Thursday, May 29, 2008

EKG's made EZ

The NCLEX exam doesn't expect you to be a highly trained cardiologist, and the USMLE on average only asks 2 questions about EKGs, but recognition of important pathological rhythms is a requirement for all future nurses and physicians. One of the most important, yet daunting tasks in the nursing and medical fields is to learn to recognize, both accurately and rapidly, Electrocardiograms (ECGs). Variations from the normal p, QRS, and T waves can be completely harmless to fatal in minutes, and it is up to us in the healthcare field to be able to tell the difference, and act accordingly.

Lets take a look at these variations and see if there is a way to make this a bit easier to understand. We will divide these variations up into three groups: Bradyarrhythmias (abnormal rhythms with rate usually below 60),Tachyarrhythmias (abnormal rhythms with rate usually above 100 bpm), and Dysrhythmias (alterations to the normal sinus rhythm pattern).


Bradyarrhythmias

1.Sinus Bradycardia
HR less than 60 requires treatment with Atropine only if symptomatic

2.AV Block
A.1st Degree•Key: PR interval above 0.2 seconds; Delay is in AV node
Usually benign but low HR responds to Atropine


B.2nd Degree type I•Key: Progressive prolongation of PR until a P wave fails to conduct and no QRS follows a P wave; Delay is in AV node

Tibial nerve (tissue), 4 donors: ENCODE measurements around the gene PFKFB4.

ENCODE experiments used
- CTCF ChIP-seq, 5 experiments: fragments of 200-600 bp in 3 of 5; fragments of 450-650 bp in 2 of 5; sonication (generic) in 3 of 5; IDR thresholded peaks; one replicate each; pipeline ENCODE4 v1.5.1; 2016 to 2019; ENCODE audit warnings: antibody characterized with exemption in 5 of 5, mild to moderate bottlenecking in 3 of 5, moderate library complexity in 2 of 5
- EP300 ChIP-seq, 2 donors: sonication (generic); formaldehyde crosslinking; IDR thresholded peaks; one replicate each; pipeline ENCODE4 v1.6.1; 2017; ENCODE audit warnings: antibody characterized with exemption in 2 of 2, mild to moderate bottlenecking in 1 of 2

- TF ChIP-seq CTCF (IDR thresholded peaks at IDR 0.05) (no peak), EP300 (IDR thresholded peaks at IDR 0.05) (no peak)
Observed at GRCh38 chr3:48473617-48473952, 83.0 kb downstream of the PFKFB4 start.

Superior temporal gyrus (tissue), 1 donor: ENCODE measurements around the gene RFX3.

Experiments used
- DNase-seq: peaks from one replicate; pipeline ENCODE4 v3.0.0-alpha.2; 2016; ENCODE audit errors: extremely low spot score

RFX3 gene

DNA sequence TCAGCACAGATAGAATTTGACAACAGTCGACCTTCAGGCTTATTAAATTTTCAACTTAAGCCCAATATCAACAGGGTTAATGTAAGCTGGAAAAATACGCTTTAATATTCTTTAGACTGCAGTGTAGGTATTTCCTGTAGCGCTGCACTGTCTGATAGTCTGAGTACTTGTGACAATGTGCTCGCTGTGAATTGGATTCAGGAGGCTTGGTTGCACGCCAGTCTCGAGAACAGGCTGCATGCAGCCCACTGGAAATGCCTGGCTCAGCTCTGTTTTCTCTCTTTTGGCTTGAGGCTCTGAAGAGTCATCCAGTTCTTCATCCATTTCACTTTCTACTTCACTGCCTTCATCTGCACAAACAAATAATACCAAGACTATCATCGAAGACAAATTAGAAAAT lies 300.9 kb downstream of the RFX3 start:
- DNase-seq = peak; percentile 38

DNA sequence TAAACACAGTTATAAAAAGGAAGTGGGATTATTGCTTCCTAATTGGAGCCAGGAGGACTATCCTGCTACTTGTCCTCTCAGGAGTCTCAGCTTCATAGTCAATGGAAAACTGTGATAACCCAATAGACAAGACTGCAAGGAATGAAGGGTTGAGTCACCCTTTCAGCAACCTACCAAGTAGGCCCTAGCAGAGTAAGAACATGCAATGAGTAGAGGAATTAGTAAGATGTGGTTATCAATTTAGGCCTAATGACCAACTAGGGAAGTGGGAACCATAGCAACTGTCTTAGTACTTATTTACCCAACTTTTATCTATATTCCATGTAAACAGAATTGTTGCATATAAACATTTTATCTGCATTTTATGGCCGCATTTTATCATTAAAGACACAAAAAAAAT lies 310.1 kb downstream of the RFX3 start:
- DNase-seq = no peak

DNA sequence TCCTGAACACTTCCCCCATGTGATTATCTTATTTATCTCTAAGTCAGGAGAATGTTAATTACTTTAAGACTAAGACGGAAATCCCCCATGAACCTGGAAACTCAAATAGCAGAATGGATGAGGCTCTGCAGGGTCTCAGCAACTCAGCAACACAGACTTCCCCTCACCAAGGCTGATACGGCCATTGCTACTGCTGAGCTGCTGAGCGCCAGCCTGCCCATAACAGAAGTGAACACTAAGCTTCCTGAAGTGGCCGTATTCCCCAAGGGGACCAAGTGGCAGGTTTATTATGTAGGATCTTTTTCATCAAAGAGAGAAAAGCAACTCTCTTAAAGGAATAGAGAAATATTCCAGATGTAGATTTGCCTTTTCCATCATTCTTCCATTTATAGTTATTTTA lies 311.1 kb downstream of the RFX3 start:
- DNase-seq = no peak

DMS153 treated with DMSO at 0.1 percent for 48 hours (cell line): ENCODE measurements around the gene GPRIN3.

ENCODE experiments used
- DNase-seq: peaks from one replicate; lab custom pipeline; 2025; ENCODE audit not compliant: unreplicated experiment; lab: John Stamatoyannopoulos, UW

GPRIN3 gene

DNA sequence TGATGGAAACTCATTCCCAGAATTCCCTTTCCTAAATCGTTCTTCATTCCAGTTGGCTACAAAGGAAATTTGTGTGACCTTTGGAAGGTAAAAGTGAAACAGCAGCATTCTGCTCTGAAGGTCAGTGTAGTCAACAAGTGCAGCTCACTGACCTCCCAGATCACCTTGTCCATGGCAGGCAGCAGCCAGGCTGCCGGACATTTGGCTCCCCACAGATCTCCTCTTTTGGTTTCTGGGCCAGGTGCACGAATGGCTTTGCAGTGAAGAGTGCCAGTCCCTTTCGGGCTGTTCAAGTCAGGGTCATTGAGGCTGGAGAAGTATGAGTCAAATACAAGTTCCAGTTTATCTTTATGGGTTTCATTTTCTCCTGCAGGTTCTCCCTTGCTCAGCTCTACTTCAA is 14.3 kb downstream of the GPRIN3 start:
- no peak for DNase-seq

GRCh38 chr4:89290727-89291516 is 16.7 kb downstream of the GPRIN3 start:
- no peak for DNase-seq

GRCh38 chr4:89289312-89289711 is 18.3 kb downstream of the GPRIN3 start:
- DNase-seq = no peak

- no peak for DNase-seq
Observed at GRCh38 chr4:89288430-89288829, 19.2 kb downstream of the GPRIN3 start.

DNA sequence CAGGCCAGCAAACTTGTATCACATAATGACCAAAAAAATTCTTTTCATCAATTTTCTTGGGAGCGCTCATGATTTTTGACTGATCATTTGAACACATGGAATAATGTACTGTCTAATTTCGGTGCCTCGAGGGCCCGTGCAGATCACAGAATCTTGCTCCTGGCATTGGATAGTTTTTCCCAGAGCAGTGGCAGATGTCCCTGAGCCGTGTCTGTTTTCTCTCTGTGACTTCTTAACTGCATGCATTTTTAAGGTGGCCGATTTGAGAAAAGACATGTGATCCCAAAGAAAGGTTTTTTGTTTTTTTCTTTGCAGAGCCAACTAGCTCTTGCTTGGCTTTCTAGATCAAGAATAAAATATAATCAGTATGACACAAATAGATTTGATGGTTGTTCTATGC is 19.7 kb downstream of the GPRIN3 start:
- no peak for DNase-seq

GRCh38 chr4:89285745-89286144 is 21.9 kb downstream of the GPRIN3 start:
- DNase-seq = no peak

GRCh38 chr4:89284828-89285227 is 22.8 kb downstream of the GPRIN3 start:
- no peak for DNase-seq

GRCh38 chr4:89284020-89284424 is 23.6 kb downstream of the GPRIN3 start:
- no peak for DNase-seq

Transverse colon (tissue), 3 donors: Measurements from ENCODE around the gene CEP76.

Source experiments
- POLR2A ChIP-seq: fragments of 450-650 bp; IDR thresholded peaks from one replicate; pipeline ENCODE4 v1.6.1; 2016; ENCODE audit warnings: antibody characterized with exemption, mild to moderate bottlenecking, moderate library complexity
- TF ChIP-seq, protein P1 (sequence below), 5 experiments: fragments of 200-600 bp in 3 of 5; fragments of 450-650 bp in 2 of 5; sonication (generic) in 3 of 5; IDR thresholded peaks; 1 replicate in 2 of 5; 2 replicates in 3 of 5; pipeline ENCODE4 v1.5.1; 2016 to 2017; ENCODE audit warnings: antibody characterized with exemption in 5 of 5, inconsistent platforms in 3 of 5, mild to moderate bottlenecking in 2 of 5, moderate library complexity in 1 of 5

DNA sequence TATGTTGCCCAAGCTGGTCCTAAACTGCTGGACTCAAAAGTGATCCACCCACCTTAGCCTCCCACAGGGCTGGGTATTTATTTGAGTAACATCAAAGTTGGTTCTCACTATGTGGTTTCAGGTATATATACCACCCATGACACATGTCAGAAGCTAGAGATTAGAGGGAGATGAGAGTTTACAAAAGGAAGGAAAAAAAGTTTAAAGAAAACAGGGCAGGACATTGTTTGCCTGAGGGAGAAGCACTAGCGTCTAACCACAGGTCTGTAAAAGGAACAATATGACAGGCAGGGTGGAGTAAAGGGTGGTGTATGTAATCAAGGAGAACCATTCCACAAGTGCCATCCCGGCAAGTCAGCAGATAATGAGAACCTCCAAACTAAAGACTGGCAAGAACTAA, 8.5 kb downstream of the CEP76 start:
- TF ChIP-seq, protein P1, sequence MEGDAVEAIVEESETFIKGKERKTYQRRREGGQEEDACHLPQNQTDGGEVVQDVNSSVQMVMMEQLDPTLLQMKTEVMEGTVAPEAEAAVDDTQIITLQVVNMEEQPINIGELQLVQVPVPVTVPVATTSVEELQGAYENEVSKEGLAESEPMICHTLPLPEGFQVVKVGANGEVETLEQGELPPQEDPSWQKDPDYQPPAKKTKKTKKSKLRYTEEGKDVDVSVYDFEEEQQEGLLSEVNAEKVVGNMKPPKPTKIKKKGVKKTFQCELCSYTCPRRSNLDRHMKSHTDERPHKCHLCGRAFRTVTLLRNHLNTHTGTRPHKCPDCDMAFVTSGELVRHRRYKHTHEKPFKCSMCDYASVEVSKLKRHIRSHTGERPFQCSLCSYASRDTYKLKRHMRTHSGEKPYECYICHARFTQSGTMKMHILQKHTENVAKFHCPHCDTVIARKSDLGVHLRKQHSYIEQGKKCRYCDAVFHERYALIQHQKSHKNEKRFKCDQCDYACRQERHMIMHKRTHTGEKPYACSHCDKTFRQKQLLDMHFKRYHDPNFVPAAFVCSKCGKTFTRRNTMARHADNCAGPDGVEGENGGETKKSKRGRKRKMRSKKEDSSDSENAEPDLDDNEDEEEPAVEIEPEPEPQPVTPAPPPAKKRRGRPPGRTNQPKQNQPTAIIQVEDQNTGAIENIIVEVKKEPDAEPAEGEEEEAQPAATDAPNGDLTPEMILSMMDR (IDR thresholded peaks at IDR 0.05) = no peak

Usually benign condition seen with normal aging not requiring treatment, but if symptomatic with bradycardia, will respond to Atropine


C.2nd Degree type II
• Key: Normal EKG with a sudden drop of a QRS; Block usually in the His-Purkinje system usually as a result of ischemia
•Can turn into the deadly 3rd degree so temporary transcutaneous pacer may be needed until an implantable pacemaker can be inserted


D.3rd Degree
• AV dissociation often from irreversible damage to the AV node following a MI
• Key: P-P length does not equal R-R length
•Ventricles do not pump fast enough to maintain CO and requires pacemaker



Tachyarrhythmias
Atrial impulse

A.Sinus TachycardiaHR 100-140, may occur with exercise or anxiety, but also may be earliest indication of hypovolemia
•Usually not symptomatic until above 140 when diastolic filling time is impaired
•Count the large boxes from top of a QRS to another: 1 box = 300bpm, 2 box = 150bpm, 3 box = 100bpm, 4 box = 75bpm, 5 box = 60bpm